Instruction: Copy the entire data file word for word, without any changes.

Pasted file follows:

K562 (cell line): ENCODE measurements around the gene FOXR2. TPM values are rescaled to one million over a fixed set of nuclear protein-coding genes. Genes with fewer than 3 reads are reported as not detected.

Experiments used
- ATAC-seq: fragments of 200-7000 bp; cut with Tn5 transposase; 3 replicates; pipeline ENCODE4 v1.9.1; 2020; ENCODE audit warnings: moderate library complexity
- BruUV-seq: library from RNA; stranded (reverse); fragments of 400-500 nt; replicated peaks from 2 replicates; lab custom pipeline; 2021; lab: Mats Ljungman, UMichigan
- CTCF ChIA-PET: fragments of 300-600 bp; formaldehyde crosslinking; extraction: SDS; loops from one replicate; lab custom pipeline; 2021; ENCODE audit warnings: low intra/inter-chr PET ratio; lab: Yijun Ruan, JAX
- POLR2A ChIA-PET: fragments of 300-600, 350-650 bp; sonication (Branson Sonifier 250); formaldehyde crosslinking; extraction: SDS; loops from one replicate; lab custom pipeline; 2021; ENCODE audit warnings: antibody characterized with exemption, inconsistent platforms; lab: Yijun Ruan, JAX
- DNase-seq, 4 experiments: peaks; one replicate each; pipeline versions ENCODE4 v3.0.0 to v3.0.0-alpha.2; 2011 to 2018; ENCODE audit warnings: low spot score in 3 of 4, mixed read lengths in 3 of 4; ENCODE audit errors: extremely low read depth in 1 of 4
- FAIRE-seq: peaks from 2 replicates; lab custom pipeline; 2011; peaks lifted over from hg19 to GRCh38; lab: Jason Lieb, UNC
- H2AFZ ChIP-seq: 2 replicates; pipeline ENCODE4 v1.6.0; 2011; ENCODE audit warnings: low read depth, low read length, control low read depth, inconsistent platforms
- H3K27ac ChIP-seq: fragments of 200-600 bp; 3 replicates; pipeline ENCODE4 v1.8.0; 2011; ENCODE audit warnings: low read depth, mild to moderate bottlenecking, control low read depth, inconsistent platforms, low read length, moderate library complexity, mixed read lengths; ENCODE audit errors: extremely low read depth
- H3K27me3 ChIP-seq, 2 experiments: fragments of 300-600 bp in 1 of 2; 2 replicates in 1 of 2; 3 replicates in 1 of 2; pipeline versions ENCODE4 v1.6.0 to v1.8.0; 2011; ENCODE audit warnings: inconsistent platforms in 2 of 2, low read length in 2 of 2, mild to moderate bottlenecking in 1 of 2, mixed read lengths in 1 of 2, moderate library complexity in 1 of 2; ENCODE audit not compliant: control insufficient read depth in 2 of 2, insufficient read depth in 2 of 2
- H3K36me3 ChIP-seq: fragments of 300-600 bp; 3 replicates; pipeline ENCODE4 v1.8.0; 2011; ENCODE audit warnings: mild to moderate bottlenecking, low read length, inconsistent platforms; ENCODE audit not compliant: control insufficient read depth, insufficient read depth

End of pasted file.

K562 (cell line): ENCODE measurements around the gene FOXR2. TPM values are rescaled to one million over a fixed set of nuclear protein-coding genes. Genes with fewer than 3 reads are reported as not detected.

Experiments used
- ATAC-seq: fragments of 200-7000 bp; cut with Tn5 transposase; 3 replicates; pipeline ENCODE4 v1.9.1; 2020; ENCODE audit warnings: moderate library complexity
- BruUV-seq: library from RNA; stranded (reverse); fragments of 400-500 nt; replicated peaks from 2 replicates; lab custom pipeline; 2021; lab: Mats Ljungman, UMichigan
- CTCF ChIA-PET: fragments of 300-600 bp; formaldehyde crosslinking; extraction: SDS; loops from one replicate; lab custom pipeline; 2021; ENCODE audit warnings: low intra/inter-chr PET ratio; lab: Yijun Ruan, JAX
- POLR2A ChIA-PET: fragments of 300-600, 350-650 bp; sonication (Branson Sonifier 250); formaldehyde crosslinking; extraction: SDS; loops from one replicate; lab custom pipeline; 2021; ENCODE audit warnings: antibody characterized with exemption, inconsistent platforms; lab: Yijun Ruan, JAX
- DNase-seq, 4 experiments: peaks; one replicate each; pipeline versions ENCODE4 v3.0.0 to v3.0.0-alpha.2; 2011 to 2018; ENCODE audit warnings: low spot score in 3 of 4, mixed read lengths in 3 of 4; ENCODE audit errors: extremely low read depth in 1 of 4
- FAIRE-seq: peaks from 2 replicates; lab custom pipeline; 2011; peaks lifted over from hg19 to GRCh38; lab: Jason Lieb, UNC
- H2AFZ ChIP-seq: 2 replicates; pipeline ENCODE4 v1.6.0; 2011; ENCODE audit warnings: low read depth, low read length, control low read depth, inconsistent platforms
- H3K27ac ChIP-seq: fragments of 200-600 bp; 3 replicates; pipeline ENCODE4 v1.8.0; 2011; ENCODE audit warnings: low read depth, mild to moderate bottlenecking, control low read depth, inconsistent platforms, low read length, moderate library complexity, mixed read lengths; ENCODE audit errors: extremely low read depth
- H3K27me3 ChIP-seq, 2 experiments: fragments of 300-600 bp in 1 of 2; 2 replicates in 1 of 2; 3 replicates in 1 of 2; pipeline versions ENCODE4 v1.6.0 to v1.8.0; 2011; ENCODE audit warnings: inconsistent platforms in 2 of 2, low read length in 2 of 2, mild to moderate bottlenecking in 1 of 2, mixed read lengths in 1 of 2, moderate library complexity in 1 of 2; ENCODE audit not compliant: control insufficient read depth in 2 of 2, insufficient read depth in 2 of 2
- H3K36me3 ChIP-seq: fragments of 300-600 bp; 3 replicates; pipeline ENCODE4 v1.8.0; 2011; ENCODE audit warnings: mild to moderate bottlenecking, low read length, inconsistent platforms; ENCODE audit not compliant: control insufficient read depth, insufficient read depth